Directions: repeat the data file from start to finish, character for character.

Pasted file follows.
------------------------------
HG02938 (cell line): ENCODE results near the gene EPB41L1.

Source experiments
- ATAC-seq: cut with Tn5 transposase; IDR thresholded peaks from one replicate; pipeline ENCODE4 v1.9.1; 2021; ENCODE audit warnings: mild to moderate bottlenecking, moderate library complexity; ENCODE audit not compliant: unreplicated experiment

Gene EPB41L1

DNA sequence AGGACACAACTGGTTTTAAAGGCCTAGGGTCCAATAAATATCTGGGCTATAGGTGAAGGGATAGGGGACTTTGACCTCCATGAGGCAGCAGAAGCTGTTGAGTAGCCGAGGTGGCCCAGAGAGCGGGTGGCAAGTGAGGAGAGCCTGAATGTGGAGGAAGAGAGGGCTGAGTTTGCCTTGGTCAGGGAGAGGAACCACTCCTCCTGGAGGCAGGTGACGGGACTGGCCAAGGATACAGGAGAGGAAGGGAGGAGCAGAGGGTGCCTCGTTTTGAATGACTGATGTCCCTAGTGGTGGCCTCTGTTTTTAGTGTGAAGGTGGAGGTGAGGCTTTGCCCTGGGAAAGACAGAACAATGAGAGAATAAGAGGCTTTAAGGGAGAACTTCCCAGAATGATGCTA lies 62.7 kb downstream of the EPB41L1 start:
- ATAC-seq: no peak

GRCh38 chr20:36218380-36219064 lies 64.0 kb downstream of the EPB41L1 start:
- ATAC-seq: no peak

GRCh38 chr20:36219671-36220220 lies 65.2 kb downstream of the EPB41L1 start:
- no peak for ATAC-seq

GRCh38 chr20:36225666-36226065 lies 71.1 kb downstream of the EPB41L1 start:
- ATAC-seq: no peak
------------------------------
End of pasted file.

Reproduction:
HG02938 (cell line): ENCODE results near the gene EPB41L1.

Source experiments
- ATAC-seq: cut with Tn5 transposase; IDR thresholded peaks from one replicate; pipeline ENCODE4 v1.9.1; 2021; ENCODE audit warnings: mild to moderate bottlenecking, moderate library complexity; ENCODE audit not compliant: unreplicated experiment

Gene EPB41L1

DNA sequence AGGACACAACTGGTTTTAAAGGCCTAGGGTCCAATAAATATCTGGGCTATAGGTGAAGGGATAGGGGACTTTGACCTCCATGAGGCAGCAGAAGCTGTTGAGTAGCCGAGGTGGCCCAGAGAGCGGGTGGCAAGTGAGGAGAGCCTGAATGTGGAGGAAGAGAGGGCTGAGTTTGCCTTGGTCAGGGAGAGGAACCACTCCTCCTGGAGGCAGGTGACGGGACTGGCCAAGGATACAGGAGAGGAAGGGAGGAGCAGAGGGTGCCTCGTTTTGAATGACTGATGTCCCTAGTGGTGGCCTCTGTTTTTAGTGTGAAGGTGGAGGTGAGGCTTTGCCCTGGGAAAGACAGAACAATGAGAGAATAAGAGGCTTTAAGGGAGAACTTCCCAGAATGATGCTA lies 62.7 kb downstream of the EPB41L1 start:
- ATAC-seq: no peak

GRCh38 chr20:36218380-36219064 lies 64.0 kb downstream of the EPB41L1 start:
- ATAC-seq: no peak

GRCh38 chr20:36219671-36220220 lies 65.2 kb downstream of the EPB41L1 start:
- no peak for ATAC-seq

GRCh38 chr20:36225666-36226065 lies 71.1 kb downstream of the EPB41L1 start:
- ATAC-seq: no peak